This week the Xbox One made its public debut at a press event watched by millions of people across the world.
Microsoft’s third home console is more powerful and PC-like than any of its predecessors, packing an eight core processor, 8GB of RAM and a 500GB hard drive.
However, the onboard technology may be a little less important than its connected features, since Microsoft repeatedly asserted the fact that this console will be using cloud computing to keep pace with an ever-changing market.
The cloud will not only be used to stream multimedia content direct to the Xbox One, but will also house save games, gameplay videos and a variety of other user-specific pieces of information.
Microsoft is even planning to allow game developers to take advantage of the power of the cloud further down the line, to boost gaming and entertainment experiences.
As the amount of bandwidth which is available to individual households increases, so too will the potential power of the Xbox One.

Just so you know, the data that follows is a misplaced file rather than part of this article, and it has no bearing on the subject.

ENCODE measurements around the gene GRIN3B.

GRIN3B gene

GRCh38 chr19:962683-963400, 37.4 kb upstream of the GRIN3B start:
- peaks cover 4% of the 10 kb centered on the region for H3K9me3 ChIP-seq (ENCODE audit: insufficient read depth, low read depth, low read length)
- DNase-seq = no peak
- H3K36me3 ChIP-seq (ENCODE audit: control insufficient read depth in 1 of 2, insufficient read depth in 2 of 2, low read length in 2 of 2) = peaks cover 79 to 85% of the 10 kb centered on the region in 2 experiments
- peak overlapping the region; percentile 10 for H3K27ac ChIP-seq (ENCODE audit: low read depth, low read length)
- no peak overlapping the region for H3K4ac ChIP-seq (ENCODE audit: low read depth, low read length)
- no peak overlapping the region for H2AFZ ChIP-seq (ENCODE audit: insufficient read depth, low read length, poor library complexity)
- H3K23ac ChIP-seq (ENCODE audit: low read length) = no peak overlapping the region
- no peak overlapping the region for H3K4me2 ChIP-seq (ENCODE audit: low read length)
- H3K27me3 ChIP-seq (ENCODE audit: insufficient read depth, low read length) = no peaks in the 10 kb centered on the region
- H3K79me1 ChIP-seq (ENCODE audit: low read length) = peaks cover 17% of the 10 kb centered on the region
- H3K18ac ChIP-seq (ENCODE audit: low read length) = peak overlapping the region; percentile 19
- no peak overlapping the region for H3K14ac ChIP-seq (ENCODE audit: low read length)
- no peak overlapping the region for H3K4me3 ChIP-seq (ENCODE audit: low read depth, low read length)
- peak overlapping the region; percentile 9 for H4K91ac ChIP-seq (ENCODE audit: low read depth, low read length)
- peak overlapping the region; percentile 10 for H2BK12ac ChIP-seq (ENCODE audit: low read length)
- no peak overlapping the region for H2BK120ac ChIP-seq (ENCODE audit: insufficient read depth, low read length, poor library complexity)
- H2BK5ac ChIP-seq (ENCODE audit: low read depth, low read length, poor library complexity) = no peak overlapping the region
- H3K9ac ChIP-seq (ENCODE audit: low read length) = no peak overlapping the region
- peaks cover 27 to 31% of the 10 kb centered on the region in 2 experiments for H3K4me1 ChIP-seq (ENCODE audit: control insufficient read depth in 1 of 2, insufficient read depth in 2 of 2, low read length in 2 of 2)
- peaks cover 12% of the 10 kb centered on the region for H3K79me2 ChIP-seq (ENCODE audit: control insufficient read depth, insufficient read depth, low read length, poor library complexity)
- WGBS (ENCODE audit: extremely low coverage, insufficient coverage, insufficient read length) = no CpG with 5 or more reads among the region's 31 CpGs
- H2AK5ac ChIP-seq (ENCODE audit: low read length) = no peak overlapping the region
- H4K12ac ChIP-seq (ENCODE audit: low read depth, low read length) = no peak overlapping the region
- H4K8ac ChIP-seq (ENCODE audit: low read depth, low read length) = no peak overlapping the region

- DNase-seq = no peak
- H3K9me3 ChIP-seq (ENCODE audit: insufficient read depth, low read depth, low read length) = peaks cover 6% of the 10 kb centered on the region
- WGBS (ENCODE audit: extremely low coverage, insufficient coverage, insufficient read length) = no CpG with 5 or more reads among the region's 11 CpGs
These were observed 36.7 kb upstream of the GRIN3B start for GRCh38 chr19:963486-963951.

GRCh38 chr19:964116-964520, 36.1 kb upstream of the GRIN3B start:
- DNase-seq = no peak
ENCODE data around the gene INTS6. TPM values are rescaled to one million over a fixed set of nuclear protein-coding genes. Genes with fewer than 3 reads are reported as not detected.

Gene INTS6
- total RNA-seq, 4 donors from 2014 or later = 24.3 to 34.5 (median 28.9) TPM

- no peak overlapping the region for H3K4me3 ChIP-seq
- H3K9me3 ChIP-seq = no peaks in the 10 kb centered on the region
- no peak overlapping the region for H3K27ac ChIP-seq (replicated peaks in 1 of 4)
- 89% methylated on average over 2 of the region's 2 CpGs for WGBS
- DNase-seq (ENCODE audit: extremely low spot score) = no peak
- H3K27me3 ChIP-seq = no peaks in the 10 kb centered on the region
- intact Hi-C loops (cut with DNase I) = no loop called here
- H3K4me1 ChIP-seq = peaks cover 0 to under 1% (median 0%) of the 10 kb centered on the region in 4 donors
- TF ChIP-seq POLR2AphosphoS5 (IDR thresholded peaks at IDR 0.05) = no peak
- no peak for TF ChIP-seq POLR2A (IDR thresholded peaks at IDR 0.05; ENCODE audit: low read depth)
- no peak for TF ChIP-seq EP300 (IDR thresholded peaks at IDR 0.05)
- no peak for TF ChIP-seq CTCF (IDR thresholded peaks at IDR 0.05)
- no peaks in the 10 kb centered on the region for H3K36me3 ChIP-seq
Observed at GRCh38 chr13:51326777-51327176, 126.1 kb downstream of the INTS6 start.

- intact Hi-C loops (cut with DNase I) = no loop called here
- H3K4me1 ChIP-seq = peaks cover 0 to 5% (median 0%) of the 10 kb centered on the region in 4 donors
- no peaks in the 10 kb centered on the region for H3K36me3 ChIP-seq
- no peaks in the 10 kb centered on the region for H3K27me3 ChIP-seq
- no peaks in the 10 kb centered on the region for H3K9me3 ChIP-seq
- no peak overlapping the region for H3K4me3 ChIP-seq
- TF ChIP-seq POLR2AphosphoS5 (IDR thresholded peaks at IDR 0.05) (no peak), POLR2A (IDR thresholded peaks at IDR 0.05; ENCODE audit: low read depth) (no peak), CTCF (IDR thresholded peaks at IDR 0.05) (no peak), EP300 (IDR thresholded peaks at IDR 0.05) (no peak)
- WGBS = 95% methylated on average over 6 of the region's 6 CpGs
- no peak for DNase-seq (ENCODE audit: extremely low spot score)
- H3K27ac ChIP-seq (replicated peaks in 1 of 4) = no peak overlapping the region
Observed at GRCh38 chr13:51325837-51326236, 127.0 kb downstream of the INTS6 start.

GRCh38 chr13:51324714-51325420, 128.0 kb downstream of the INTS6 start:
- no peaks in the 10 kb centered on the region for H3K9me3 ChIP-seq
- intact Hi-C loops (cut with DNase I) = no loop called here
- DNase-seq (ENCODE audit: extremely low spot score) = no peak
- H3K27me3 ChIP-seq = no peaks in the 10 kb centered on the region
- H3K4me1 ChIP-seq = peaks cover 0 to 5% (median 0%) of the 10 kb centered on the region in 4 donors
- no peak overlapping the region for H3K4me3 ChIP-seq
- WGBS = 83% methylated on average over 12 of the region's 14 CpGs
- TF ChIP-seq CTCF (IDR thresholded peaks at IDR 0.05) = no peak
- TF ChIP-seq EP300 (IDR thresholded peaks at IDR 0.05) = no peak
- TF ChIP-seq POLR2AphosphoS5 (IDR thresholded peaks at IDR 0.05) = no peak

There were concerns that this console would require a constant web connection to function and although this is now known not to be the case, it does seem that without internet access, it will not be at its best.
Cloud computing as a consumer product is not a new concept, but it is something that is becoming increasingly common across a number of markets and platforms.
The cloud powers many modern smartphone services, as well as contributing to the thousands of businesses running web-based platforms for their customers today.
In the gaming sphere, Sony has already announced that cloud-based game streaming will eventually make its way to the PlayStation 4, while PC users have been able to access cloud gaming via OnLive for some time.
The cloud’s permeation of multiple markets does suggest that, as some experts believe, its ubiquity will eventually kill off the phrase that defines it.